Podoplanin is dispensable for mineralized tissue formation and maintenance in the Swiss outbred mouse background.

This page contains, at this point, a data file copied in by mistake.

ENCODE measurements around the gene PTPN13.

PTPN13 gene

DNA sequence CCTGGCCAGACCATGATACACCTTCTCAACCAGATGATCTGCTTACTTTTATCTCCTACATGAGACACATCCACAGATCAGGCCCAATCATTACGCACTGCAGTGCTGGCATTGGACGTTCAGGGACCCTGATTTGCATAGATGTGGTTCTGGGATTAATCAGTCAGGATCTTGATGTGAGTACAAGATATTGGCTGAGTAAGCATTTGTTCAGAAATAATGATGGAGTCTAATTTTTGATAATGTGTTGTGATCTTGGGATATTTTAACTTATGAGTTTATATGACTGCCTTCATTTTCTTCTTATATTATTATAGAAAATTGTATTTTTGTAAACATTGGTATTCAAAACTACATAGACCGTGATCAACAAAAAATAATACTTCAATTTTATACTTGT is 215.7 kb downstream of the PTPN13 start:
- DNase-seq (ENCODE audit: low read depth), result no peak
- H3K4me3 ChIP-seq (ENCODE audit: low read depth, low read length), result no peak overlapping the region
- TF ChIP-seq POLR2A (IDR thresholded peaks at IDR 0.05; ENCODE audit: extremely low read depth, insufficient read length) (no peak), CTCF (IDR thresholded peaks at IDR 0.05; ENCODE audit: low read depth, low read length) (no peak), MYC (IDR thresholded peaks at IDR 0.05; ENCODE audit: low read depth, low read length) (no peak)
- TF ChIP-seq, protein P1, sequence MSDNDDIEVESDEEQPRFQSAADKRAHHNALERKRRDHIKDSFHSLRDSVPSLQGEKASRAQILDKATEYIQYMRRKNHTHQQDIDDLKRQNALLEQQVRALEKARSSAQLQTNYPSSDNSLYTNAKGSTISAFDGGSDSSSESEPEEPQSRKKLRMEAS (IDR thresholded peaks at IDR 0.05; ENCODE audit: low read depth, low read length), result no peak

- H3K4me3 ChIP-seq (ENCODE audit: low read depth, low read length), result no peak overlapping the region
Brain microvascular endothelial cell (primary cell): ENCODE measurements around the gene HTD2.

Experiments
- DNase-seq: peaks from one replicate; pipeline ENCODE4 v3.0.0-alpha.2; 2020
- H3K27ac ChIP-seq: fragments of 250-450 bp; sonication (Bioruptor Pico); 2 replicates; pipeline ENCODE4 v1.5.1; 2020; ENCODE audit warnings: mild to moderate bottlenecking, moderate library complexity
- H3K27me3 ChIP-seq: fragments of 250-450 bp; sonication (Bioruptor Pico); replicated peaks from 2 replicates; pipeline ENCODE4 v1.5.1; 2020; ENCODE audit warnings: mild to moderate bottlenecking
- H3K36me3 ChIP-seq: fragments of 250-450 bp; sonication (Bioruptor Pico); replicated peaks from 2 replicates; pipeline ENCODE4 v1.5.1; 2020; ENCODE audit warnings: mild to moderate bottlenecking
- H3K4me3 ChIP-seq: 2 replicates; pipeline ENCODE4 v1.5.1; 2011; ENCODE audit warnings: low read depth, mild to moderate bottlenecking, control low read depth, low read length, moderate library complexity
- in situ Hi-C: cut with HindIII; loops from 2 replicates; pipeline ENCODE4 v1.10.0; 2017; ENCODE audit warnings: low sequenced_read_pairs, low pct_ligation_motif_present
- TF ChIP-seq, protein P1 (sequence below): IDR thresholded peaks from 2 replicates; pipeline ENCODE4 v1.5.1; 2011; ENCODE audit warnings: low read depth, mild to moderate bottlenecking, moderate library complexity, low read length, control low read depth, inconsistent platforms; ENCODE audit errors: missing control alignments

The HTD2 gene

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Podoplanin, PDPN, is a mucin-type transmembrane glycoprotein widely expressed in many tissues, including lung, kidney, lymph nodes, and mineralized tissues. Its function is critical for lymphatic formation, differentiation of type I alveolar epithelial lung cells, and for bone response to biomechanical loading. It has previously been shown that Pdpn null mice die at birth due to respiratory failure emphasizing the importance of Pdpn in alveolar lung development. During the course of generation of Pdpn mutant mice, we found that most Pdpn null mice in the 129S6 and C57BL6/J mixed genetic background die at the perinatal stage, similar to previously published studies with Pdpn null mice, while all Pdpn null mice bred with Swiss outbred mice survived. Surviving mutant mice in the 129S6 and C57BL6/J mixed genetic background showed alterations in the osteocyte lacunocanalicular network, especially reduced osteocyte canaliculi in the tibial cortex with increased tibial trabecular bone. However, adult Pdpn null mice in the Swiss outbred background showed no overt differences in their osteocyte lacunocnalicular network, bone density, and no overt differences when challenged with exercise. Together, these data suggest that genetic variations present in the Swiss outbred mice compensate for the loss of function of PDPN in lung, kidney, and bone.